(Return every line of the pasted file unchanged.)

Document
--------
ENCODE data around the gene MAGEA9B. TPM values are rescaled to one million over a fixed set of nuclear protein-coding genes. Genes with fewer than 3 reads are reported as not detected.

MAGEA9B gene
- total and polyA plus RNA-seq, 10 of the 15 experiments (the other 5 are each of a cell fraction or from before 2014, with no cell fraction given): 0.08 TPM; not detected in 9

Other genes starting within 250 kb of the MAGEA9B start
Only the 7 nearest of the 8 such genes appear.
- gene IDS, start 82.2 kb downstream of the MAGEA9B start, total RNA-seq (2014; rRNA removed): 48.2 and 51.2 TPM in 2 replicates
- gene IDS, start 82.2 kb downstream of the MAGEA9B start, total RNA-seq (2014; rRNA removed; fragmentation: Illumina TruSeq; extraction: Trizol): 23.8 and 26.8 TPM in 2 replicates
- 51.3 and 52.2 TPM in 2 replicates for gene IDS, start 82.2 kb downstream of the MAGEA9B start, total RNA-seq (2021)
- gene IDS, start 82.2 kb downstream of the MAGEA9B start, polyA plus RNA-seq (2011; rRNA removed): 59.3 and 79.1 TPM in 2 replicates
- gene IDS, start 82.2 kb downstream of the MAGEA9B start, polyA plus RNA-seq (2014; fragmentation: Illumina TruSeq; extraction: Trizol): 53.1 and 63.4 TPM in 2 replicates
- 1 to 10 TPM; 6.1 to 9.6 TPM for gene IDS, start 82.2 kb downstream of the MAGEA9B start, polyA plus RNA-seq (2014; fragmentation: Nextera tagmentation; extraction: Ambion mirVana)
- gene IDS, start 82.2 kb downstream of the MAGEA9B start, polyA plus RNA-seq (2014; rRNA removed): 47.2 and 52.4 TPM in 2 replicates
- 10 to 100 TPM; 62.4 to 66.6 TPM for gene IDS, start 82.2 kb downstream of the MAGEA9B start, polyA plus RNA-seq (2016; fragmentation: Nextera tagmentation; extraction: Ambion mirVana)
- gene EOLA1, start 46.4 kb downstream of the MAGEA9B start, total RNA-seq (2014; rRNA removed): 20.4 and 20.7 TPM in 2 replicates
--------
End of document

ENCODE data around the gene MAGEA9B. TPM values are rescaled to one million over a fixed set of nuclear protein-coding genes. Genes with fewer than 3 reads are reported as not detected.

MAGEA9B gene
- total and polyA plus RNA-seq, 10 of the 15 experiments (the other 5 are each of a cell fraction or from before 2014, with no cell fraction given): 0.08 TPM; not detected in 9

Other genes starting within 250 kb of the MAGEA9B start
Only the 7 nearest of the 8 such genes appear.
- gene IDS, start 82.2 kb downstream of the MAGEA9B start, total RNA-seq (2014; rRNA removed): 48.2 and 51.2 TPM in 2 replicates
- gene IDS, start 82.2 kb downstream of the MAGEA9B start, total RNA-seq (2014; rRNA removed; fragmentation: Illumina TruSeq; extraction: Trizol): 23.8 and 26.8 TPM in 2 replicates
- 51.3 and 52.2 TPM in 2 replicates for gene IDS, start 82.2 kb downstream of the MAGEA9B start, total RNA-seq (2021)
- gene IDS, start 82.2 kb downstream of the MAGEA9B start, polyA plus RNA-seq (2011; rRNA removed): 59.3 and 79.1 TPM in 2 replicates
- gene IDS, start 82.2 kb downstream of the MAGEA9B start, polyA plus RNA-seq (2014; fragmentation: Illumina TruSeq; extraction: Trizol): 53.1 and 63.4 TPM in 2 replicates
- 1 to 10 TPM; 6.1 to 9.6 TPM for gene IDS, start 82.2 kb downstream of the MAGEA9B start, polyA plus RNA-seq (2014; fragmentation: Nextera tagmentation; extraction: Ambion mirVana)
- gene IDS, start 82.2 kb downstream of the MAGEA9B start, polyA plus RNA-seq (2014; rRNA removed): 47.2 and 52.4 TPM in 2 replicates
- 10 to 100 TPM; 62.4 to 66.6 TPM for gene IDS, start 82.2 kb downstream of the MAGEA9B start, polyA plus RNA-seq (2016; fragmentation: Nextera tagmentation; extraction: Ambion mirVana)
- gene EOLA1, start 46.4 kb downstream of the MAGEA9B start, total RNA-seq (2014; rRNA removed): 20.4 and 20.7 TPM in 2 replicates